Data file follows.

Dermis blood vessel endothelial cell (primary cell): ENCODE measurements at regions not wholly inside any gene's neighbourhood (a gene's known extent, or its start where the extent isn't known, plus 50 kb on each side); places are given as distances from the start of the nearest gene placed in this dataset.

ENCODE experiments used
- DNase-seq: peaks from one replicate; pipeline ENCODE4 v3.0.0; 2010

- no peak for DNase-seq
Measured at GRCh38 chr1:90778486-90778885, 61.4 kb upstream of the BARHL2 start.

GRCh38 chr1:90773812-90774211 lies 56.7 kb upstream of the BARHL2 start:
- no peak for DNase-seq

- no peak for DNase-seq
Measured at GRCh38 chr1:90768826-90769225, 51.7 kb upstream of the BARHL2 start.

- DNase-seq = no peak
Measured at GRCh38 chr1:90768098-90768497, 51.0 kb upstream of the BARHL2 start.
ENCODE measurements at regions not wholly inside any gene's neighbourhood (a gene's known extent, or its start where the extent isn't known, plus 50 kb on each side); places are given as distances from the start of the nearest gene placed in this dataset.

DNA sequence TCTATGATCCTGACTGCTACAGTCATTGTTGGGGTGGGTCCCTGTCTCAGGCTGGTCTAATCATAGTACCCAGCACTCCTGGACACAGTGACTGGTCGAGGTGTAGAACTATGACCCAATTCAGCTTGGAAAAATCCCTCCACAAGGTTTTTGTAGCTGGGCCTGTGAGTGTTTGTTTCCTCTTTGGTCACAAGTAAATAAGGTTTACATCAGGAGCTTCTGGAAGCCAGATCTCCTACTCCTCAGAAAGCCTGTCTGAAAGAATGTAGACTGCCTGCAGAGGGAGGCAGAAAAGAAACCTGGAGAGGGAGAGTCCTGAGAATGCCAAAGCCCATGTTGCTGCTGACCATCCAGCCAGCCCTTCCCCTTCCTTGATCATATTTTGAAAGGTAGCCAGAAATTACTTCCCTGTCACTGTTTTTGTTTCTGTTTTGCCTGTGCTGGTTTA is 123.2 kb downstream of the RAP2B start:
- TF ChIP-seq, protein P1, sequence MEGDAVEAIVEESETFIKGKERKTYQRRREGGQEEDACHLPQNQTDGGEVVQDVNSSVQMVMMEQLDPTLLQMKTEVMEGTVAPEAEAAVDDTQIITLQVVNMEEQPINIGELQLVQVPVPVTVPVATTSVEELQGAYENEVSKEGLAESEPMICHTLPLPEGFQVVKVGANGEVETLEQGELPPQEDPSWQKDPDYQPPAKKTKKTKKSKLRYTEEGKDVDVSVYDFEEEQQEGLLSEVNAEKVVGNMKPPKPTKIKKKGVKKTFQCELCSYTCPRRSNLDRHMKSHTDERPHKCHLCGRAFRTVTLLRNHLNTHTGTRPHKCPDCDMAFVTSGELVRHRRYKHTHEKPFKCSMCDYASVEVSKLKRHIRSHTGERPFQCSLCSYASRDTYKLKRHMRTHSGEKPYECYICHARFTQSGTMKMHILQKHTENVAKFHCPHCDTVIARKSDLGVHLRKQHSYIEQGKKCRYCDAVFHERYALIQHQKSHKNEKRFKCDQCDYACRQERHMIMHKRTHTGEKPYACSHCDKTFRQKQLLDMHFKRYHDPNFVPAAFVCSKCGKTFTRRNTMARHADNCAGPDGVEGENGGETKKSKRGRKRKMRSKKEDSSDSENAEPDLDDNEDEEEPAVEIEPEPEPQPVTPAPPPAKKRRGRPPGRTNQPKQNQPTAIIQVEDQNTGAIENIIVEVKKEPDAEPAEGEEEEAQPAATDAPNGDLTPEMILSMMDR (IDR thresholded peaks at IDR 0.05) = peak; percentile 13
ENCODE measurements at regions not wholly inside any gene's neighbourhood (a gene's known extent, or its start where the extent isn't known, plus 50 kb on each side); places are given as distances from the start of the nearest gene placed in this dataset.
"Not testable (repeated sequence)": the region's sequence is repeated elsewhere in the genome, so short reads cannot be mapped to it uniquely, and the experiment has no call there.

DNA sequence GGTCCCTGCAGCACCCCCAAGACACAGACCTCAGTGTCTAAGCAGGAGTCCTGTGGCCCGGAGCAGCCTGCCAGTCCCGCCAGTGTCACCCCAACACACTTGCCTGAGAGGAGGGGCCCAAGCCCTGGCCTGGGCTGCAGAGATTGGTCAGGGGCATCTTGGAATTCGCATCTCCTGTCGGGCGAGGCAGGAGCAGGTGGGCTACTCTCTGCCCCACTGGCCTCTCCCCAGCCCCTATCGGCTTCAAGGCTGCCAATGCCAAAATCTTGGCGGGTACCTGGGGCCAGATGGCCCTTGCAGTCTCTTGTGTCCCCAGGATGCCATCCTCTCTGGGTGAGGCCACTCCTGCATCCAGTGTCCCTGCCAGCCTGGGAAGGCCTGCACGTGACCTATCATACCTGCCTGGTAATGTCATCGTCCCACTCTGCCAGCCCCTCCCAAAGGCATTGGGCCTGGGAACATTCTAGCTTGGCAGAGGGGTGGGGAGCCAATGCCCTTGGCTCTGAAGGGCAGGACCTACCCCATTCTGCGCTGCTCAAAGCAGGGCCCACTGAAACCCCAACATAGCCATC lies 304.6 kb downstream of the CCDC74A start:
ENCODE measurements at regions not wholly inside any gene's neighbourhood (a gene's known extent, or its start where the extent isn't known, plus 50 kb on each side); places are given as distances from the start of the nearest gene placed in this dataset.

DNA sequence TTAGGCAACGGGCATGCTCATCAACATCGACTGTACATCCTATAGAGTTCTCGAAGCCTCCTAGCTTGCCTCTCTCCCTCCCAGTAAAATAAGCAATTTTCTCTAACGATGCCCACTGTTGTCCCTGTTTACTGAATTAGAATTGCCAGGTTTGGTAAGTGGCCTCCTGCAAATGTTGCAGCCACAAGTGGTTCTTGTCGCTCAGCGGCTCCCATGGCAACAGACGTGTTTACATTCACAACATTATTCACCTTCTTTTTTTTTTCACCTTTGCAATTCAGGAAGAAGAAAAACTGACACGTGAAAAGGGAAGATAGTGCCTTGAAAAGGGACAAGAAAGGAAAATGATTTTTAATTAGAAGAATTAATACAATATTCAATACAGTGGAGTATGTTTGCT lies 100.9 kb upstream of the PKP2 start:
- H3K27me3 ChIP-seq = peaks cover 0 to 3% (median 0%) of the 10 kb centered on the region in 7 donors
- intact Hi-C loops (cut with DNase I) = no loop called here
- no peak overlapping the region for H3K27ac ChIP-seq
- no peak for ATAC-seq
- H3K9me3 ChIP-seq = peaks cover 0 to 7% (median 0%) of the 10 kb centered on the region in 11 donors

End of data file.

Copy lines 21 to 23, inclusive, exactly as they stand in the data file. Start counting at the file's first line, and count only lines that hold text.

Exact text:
- intact Hi-C loops (cut with DNase I) = no loop called here
- no peak overlapping the region for H3K27ac ChIP-seq
- no peak for ATAC-seq